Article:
Straight to the Point

COLUMBIA, S.C. — South Carolina angler Casey Ashley summed it best as he came across the stage late in the Day One weigh-in of the Carolina Clash presented by Evan Williams.

 "Nobody's fishing alone," said Ashley, who sits in 34th place with 13 pounds, 5 ounces. "There's about 50 good points out here and we've got about 100 guys constantly running them."

 Matt Sphar, who is in third with 18-4, was one of the last anglers to leave Thursday morning and, after his first four points were taken, he just waited around for one to open up."I watched them leave, and I just pulled in right behind them," he said.Sphar and leader Grant Goldbeck, who was the only angler to break 20 pounds on Day One (20-4), said they both tried doing something a little different to give the bass a new look.


Sphar said he was finesse fishing while everyone else was power fishing. He caught an early limit on one spot with a worm, but he's nervous the big fish will start reacting to the power baits on Day Two.

"But if they start biting like that, I'll just use a bigger worm," he said. "I think my pattern should hold up."Goldbeck wasn't interested in talking about his tweak to the chase, but he did admit — like everyone else — that he's keying in on Lake Murray's baitfish, the blueback herring.



Goldbeck said he lost two 5-pounders early on Friday, which would have given him more like 23 pounds, but he didn't let it shake him. He caught the majority of his fish on three different spots.


"I can't say I'm jumping points, but I'm definitely using the blueback," said Goldbeck, who had the Purolator big bass that weighed 8-7. "My best three or four spots, I didn't see anyone on all day. I'd just give them 20 or 30 minutes rest and usually, when I'd come back, I'd catch a fish — or at least lose one."


All the anglers that came off the 50,000-acre lake talked about the plethora of 4- and 5-pound fish they saw swimming around Lake Murray, but the trick is getting them to bite. With the majority of the anglers fishing similar spots, the fish get used to seeing the same types of bait.


"These are some of the smartest fish I've ever seen," said Edwin Evers (second, 19-5). "These same points get pounded by the same baits year round and they know the difference between bait and food."



Rick Morris (8th, 18-0) said if you see the fish, it's too late. He suggested casting from as far away from the point as possible, and hope the fish are there.


"You've got to throw them something they haven't seen," he said. "I had 20 rods with different baits on my deck at one point today. I had to stop and put some of them up."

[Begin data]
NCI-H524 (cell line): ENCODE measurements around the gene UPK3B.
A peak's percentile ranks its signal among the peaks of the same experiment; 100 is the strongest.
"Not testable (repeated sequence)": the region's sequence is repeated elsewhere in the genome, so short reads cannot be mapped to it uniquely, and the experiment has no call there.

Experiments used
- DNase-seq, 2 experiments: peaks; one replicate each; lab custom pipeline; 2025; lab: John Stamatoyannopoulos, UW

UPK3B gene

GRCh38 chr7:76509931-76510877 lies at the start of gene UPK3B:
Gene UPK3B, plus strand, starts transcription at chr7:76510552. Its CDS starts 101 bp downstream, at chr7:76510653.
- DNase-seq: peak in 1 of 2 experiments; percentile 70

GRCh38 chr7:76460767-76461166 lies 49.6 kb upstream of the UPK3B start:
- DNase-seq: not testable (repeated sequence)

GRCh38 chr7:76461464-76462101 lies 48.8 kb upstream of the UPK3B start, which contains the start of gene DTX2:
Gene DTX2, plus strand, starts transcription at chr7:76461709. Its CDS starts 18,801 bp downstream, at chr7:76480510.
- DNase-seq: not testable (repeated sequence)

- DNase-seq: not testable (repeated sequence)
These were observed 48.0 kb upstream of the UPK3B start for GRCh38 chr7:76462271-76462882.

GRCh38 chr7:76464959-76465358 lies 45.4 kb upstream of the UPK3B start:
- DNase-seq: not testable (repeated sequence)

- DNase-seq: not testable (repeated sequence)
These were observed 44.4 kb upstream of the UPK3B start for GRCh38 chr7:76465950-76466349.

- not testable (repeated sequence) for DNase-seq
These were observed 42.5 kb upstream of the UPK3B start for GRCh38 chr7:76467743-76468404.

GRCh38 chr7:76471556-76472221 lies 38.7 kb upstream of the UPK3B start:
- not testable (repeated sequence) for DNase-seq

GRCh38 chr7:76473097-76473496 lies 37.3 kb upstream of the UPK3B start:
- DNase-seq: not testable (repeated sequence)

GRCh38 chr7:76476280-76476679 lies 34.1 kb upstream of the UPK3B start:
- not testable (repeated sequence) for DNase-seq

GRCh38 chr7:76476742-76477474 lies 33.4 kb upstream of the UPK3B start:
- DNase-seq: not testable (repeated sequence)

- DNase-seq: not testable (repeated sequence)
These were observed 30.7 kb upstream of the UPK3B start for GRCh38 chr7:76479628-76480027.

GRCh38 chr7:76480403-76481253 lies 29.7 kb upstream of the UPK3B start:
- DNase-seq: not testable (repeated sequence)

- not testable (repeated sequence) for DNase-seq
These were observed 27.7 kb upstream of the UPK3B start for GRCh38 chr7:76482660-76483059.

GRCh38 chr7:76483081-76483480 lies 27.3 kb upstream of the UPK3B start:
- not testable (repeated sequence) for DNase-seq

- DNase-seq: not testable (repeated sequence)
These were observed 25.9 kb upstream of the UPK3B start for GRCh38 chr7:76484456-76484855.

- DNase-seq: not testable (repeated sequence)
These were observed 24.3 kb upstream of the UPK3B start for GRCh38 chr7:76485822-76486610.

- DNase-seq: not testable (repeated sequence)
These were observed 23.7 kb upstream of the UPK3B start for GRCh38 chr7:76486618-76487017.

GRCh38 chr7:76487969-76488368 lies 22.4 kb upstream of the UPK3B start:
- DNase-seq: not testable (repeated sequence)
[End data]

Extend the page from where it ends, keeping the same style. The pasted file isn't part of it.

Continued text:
Two of the top 5, Mike McClelland (fifth 18-7) and Chris Lane (fourth, 18-10), said they are hitting points and then trying something new, and both are going to their strength.


Lane said he didn't spend much time in the back water on Thursday, but he shook a 9-pounder off on a frog in practice, and he hasn't forgotten it.


"If it gets sunny, I'll spend a lot of time back there," Lane said. According to, that sun should show up on Saturday. "I went back there for about 15 minutes today, and you could just tell it wasn't going to happen."


McClelland caught a limit early fishing points, and then moved out deep, trying to cull with a better quality fish. The post-spawn bass would usually all be moving into 10 to 20 feet of water at this stage, but the blueback, which are just now spawning, have kept the bass feeding in shallow water.


McClelland, who said he's always looking for structure no matter what lake he's on, caught two of his keepers deep on Day One, and he thinks he'll have to do that every day to have a chance to win.


"I fished 30 of those pretty humps in practice, but I only found two or three of them that were producing fish," he said. "I haven't seen anybody on the deep stuff all week, so if somebody shows up on it I'm going to have a fit.


"The shallow stuff, there's enough guys running that pattern, you're going to come across people, but the deep stuff — I'll be running somebody off if they show up out there."


All 108 Elite Series anglers will takeoff at 6:30 a.m. Friday morning in what's predicted to be a windy, stormy day.



Visit for full coverage of the Elite Series Carolina Clash, May 15–18, 2008. Thursday through Saturday, daily weigh-ins with live streaming video and real-time leaderboards start at 3:00 p.m. ET. On Sunday, "Hooked Up" will air at noon and 2:45 p.m. ET, with the final weigh-in and live streaming video to start at 3:15 p.m. ET.